Izakaya Yurei successfully attempts to be a story about a deep humanitarianism, characterized by self-sacrifice for friends, through which many of life's more formidable obstacles may be overcome. For this reason, the Japanese public found in this film not only an often amusing and entertaining ghost story, but also an uplifting message of hope and humanity.
Side Note: Suntory Brewing Company was a primary financial backer of this film's production, so much so that the film's opening credits declare itself to be a (partially) "Suntory Production". Thus, Suntory brands of beer, whiskey and sake permeate this movie, as does the pub patrons' (and ghost!) gleeful and consistent consumption of said Suntory products. After the film's release, Suntory used its popularity in promotion campaigns, the essence of which still exists on the Suntory site. This promo's lead-off consists of the rather optimistic (metaphysical) claim that:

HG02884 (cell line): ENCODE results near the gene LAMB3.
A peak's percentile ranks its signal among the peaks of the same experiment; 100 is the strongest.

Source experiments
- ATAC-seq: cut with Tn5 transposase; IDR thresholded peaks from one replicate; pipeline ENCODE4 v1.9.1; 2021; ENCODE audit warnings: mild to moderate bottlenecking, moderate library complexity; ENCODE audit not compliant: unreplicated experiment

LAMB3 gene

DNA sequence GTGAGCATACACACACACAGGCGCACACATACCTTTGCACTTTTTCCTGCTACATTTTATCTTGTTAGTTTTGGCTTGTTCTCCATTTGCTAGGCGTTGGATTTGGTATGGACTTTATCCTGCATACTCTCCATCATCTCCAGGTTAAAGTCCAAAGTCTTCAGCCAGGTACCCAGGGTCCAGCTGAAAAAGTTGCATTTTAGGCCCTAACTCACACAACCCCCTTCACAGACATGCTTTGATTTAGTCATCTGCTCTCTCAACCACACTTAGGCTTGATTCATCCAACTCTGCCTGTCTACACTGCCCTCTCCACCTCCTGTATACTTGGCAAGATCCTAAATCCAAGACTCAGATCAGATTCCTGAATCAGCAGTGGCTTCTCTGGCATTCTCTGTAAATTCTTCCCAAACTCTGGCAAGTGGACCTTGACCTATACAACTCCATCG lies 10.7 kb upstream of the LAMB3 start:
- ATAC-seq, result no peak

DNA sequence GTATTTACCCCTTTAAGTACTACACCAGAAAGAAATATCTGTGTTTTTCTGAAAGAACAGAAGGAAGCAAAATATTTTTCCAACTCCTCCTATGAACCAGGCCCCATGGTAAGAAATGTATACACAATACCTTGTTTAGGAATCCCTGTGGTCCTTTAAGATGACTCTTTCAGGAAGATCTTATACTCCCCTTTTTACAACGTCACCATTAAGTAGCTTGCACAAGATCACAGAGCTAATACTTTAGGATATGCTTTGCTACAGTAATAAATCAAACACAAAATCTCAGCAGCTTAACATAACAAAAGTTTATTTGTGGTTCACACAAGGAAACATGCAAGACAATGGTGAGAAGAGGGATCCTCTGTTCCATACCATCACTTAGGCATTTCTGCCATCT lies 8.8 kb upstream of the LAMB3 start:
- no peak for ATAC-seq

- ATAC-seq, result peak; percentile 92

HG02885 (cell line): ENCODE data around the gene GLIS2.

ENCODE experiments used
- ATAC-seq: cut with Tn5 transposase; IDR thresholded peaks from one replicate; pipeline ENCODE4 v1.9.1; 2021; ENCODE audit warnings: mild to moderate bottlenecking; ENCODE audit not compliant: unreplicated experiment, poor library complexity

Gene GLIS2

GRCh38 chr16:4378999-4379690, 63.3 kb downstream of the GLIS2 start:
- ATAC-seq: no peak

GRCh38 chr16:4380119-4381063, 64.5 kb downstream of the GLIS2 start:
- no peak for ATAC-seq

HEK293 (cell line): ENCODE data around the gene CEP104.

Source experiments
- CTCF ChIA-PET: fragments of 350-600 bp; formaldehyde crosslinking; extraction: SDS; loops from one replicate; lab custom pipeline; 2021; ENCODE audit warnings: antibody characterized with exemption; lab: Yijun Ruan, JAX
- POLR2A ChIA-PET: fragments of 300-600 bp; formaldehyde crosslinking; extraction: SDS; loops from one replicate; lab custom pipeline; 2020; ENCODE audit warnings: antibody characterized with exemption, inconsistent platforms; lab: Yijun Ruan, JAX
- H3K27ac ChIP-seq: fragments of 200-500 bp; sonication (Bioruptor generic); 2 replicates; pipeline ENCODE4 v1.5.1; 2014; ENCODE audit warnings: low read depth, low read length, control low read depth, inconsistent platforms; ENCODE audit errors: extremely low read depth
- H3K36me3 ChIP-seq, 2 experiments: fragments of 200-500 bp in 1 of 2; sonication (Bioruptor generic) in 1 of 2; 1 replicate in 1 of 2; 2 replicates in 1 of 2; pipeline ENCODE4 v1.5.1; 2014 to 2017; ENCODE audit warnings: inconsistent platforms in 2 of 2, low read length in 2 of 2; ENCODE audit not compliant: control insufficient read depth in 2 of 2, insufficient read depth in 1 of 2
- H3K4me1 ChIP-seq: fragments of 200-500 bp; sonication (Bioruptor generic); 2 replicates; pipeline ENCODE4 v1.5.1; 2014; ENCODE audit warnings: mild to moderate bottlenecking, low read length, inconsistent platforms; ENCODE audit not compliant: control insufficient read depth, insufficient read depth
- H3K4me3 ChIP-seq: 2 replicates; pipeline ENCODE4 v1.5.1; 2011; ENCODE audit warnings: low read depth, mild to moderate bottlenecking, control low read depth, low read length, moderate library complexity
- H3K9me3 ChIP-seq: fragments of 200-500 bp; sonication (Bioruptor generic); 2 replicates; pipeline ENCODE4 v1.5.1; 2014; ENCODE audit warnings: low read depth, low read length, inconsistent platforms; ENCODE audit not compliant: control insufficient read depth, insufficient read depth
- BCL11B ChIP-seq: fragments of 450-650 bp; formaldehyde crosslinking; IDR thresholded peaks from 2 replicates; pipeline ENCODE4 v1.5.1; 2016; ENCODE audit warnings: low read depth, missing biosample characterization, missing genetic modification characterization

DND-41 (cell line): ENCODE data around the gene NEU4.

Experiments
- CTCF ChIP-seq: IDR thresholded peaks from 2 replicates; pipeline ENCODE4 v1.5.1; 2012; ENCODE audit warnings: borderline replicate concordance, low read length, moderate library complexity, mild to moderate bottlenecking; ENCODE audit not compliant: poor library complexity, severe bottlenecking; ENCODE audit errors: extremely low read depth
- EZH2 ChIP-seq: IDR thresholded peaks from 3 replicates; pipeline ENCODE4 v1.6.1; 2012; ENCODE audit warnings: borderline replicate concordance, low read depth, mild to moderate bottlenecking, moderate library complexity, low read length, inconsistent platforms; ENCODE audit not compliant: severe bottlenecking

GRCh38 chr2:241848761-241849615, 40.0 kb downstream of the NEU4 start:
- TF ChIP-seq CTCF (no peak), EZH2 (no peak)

- Ghosts love (our) rectangular bottles. Even after becoming a haunting ghost (yurei), you (too) can enjoy Suntory whiskey (with water) with your loved one!"
Now there's something I wish they had told me in Sunday School! I guess I don't mind drinking good spirits with dead spirits... as long as they are buying!
Version reviewed: Unsubtitled VHS
|Traditional Japanese message of humanitarian optimism wrapped in an unorthodox ghost story.||No violence, unless you count the new bride being tossed down the stairs by the ghost of the jealous first wife.||Try as they might, poor Sotaro and Satoko are doomed to a life of coitus interruptus unless they can exorcise this ghost!||Now we know that once you become a haunting spirit you will be able to drink Suntory whiskey by the gallon and then float in and out of paintings.|